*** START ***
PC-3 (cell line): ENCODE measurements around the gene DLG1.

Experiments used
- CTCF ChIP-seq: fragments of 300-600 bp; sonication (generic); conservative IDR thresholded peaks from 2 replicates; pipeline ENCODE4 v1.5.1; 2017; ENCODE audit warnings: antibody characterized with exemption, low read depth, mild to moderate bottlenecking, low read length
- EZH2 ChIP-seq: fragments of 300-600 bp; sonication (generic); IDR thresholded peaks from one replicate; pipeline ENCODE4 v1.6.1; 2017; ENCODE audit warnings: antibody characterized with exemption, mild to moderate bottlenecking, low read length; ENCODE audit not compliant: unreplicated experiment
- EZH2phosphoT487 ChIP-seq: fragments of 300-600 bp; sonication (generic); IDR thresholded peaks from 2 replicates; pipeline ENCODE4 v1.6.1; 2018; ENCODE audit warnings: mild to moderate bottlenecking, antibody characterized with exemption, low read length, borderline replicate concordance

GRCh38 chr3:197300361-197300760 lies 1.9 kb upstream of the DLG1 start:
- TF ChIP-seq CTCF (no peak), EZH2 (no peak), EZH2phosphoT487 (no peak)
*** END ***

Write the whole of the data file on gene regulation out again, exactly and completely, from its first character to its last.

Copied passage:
PC-3 (cell line): ENCODE measurements around the gene DLG1.

Experiments used
- CTCF ChIP-seq: fragments of 300-600 bp; sonication (generic); conservative IDR thresholded peaks from 2 replicates; pipeline ENCODE4 v1.5.1; 2017; ENCODE audit warnings: antibody characterized with exemption, low read depth, mild to moderate bottlenecking, low read length
- EZH2 ChIP-seq: fragments of 300-600 bp; sonication (generic); IDR thresholded peaks from one replicate; pipeline ENCODE4 v1.6.1; 2017; ENCODE audit warnings: antibody characterized with exemption, mild to moderate bottlenecking, low read length; ENCODE audit not compliant: unreplicated experiment
- EZH2phosphoT487 ChIP-seq: fragments of 300-600 bp; sonication (generic); IDR thresholded peaks from 2 replicates; pipeline ENCODE4 v1.6.1; 2018; ENCODE audit warnings: mild to moderate bottlenecking, antibody characterized with exemption, low read length, borderline replicate concordance

GRCh38 chr3:197300361-197300760 lies 1.9 kb upstream of the DLG1 start:
- TF ChIP-seq CTCF (no peak), EZH2 (no peak), EZH2phosphoT487 (no peak)